Township building departments have shied away from dealing with both waterproofing issues as identified by McEwen, or radon gas infiltration. McEwen has been pressing South Frontenac to adopt new practices for years and did so again last summer, when he appeared before a meeting of the Committee of the Whole in late June.

Last Friday (January 27), South Frontenac provided a written response to the concerns McEwen expressed last summer. The letter, which was signed by Mayor Vandewal and Councilors John McDougall and Alan Revill (himself a former Chief Building Official in the township), deals with both the water proofing and radon issues, which it says are distinct.

As far as the radon issue is concerned, the letter it asserts that the Kingston, Frontenac, Lennox and Addington (KFL&A) are not particularly susceptible to high radon levels. This is certainly the case when compared to areas such as Elliott Lake, Bancroft, or the Sudbury region, which the letter said are also places where there are higher levels of uranium in the rock.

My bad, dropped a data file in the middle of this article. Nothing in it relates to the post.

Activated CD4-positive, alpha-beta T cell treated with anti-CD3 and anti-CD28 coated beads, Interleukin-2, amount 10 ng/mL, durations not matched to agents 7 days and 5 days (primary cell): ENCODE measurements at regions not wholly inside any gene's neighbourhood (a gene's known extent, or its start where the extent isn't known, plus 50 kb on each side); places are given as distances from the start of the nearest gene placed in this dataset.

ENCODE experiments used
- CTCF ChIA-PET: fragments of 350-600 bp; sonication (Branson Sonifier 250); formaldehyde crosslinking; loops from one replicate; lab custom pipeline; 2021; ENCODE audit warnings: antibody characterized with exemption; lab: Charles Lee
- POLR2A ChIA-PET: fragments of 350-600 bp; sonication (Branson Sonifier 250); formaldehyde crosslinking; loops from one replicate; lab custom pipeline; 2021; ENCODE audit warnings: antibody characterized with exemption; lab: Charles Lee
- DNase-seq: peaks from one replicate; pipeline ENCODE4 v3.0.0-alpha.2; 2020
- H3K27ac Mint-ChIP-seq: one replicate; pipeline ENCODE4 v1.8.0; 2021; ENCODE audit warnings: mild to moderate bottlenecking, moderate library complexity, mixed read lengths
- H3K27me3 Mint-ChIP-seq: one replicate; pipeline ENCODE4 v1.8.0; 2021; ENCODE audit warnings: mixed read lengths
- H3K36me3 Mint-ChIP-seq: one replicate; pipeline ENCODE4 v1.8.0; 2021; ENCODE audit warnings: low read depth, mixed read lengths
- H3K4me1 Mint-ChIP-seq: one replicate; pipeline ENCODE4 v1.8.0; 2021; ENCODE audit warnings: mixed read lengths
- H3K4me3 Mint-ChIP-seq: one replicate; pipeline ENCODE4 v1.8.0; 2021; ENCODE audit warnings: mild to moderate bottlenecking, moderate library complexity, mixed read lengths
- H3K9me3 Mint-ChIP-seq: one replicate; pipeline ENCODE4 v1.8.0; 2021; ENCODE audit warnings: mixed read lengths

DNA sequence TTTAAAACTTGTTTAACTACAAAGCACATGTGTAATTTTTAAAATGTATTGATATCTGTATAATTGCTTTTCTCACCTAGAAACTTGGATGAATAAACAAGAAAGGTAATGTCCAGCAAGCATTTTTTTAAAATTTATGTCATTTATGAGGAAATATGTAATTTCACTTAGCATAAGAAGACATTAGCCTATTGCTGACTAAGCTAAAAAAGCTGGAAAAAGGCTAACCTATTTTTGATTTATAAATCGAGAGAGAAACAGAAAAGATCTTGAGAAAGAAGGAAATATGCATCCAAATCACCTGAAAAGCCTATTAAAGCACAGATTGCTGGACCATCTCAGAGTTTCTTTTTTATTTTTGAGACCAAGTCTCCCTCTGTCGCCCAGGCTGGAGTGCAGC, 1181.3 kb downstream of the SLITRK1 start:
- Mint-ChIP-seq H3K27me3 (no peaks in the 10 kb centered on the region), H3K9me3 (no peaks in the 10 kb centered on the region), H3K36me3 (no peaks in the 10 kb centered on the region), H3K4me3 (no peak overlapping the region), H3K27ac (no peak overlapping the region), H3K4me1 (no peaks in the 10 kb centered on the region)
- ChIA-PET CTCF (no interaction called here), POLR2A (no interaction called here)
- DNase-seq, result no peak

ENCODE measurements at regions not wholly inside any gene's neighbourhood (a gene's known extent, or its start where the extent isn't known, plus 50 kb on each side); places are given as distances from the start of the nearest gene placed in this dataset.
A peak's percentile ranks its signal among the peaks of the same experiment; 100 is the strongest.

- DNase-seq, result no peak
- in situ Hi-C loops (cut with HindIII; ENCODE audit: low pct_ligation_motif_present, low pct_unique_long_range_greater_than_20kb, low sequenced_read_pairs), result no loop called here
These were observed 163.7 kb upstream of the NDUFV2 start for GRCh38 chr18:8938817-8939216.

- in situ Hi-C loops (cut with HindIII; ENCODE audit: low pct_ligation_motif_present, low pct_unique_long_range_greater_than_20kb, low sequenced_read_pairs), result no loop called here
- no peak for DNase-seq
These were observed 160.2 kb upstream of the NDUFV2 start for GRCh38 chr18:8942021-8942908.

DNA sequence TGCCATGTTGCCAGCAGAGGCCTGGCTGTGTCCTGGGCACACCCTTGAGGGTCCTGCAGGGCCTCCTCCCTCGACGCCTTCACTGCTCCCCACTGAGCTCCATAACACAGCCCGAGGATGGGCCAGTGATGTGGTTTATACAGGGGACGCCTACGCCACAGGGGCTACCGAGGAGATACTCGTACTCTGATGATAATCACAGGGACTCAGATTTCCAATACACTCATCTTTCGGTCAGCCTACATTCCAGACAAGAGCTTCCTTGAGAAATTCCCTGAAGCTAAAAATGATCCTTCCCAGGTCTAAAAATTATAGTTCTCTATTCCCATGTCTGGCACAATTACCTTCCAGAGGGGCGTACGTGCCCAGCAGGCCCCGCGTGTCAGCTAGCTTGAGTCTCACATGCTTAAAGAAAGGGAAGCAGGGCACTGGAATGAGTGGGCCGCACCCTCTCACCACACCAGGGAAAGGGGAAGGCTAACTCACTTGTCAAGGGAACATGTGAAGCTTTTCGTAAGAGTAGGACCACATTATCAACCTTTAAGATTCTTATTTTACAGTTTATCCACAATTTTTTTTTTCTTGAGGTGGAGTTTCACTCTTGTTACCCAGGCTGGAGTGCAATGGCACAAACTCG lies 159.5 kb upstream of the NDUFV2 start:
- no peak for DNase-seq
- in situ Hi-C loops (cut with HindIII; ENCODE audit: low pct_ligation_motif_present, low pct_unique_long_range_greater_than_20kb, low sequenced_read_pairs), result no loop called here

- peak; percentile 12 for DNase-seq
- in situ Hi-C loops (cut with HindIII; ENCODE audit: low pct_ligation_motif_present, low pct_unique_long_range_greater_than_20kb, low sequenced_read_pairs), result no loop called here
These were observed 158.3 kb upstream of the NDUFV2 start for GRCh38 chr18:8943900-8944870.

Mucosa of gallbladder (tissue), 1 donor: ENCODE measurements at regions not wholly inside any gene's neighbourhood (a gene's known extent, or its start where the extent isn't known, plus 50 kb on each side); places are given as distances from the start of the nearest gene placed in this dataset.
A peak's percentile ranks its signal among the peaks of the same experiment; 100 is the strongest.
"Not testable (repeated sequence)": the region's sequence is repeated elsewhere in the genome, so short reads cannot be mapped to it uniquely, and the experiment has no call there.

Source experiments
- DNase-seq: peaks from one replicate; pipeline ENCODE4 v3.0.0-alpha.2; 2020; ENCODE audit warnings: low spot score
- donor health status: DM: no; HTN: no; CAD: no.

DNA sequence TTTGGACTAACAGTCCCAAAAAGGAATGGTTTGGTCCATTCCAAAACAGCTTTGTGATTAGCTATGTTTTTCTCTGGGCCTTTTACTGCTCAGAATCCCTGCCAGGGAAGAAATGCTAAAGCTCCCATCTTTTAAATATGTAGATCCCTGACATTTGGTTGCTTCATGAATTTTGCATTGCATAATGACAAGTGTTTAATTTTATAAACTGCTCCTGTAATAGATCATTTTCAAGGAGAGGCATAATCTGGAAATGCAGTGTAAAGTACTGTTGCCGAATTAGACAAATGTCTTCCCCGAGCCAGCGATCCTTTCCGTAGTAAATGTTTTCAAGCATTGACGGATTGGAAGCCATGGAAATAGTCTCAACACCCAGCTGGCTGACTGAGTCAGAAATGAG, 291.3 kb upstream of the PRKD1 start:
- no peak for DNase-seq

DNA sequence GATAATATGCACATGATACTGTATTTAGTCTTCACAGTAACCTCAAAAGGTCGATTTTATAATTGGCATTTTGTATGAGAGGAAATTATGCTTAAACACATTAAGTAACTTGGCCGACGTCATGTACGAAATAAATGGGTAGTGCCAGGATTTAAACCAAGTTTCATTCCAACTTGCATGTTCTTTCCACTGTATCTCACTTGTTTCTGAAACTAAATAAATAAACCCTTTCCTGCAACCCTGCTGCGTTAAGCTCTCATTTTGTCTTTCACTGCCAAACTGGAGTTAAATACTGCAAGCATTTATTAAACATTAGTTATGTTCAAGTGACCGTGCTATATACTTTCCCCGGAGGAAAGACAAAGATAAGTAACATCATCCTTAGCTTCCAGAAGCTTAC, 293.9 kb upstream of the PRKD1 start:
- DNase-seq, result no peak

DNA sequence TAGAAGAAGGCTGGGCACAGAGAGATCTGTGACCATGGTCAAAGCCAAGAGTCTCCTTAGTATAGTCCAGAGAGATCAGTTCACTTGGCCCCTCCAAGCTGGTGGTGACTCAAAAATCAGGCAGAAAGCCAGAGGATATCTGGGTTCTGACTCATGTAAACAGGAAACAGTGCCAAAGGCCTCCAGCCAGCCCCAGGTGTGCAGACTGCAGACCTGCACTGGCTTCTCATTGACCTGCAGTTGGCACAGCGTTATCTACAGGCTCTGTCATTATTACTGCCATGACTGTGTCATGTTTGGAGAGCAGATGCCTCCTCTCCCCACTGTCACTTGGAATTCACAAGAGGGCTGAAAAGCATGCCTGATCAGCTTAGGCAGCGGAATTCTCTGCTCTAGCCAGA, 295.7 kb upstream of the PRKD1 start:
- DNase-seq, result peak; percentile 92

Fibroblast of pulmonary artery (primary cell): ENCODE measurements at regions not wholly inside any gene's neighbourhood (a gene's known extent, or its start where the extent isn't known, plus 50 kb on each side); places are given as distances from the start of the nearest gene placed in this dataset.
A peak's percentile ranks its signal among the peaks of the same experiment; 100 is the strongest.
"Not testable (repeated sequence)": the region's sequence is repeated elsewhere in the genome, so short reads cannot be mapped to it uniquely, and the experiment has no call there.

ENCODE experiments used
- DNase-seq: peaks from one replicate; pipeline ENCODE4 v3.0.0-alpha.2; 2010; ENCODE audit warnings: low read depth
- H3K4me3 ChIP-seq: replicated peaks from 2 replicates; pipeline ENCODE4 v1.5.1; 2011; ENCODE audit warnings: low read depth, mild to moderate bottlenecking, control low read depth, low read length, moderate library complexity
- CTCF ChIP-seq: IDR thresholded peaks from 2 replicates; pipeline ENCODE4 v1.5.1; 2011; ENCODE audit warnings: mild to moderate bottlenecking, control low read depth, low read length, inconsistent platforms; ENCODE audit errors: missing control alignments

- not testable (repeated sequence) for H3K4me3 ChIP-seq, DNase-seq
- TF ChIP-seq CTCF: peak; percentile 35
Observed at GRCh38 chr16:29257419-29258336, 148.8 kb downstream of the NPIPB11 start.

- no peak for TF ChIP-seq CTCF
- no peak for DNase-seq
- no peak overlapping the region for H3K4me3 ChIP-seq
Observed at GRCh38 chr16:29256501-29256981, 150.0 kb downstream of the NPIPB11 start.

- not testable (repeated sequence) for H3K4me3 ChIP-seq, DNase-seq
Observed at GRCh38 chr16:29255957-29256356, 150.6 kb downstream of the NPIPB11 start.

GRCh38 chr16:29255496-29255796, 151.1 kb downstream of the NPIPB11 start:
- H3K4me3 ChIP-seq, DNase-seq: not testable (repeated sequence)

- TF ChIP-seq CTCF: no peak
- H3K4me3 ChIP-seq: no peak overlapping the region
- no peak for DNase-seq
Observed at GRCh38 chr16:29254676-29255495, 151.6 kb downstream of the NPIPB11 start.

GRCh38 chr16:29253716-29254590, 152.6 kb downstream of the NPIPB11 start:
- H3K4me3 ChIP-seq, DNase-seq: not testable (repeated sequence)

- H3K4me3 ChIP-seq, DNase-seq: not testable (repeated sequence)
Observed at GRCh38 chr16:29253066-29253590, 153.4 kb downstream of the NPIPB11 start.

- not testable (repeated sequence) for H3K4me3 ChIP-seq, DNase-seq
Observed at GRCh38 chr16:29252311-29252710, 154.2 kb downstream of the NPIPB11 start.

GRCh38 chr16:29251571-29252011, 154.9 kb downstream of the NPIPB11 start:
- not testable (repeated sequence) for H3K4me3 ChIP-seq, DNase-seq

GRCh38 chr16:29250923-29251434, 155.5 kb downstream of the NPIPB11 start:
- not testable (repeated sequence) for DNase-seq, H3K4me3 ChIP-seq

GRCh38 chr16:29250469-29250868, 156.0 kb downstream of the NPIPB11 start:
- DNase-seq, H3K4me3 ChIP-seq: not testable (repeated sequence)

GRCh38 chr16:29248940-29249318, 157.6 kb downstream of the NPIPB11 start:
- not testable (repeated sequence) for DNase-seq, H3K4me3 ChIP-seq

The letter refers to a Health Canada report from 2012 that said that of 99 surveys done in KFL&A, 11 homes tested above the legal threshold of 200Bq/cubic metre.

“This would suggest that building officials in South Frontenac ought to gather some further information regarding levels of radon gas in single family dwellings to determine their appropriate level of enforcement. If there are no known readings above the threshold, no further action would be required, …”  the letter said.

Brooks Gee tests and mitigates for radon in homes throughout Frontenac County and Kingston. He works out of Verona with a company called Mr. Radon under the local name Safe Air Solutions.

In a telephone interview this week he said that a house cannot be tested for radon until it is occupied but that since there have been so many cases of radon poisoning in Ontario,  in the near future building departments may be called upon to do a final inspection for radon once a home is completed and occupied.

The cost of radon mitigation is about $2,600 although the price varies for homes that are larger or situations that are more complicated.

Tarion, the company which ensures most new construction in Ontario, will cover the cost of radon mitigation where necessary within 7 years of a new home being built.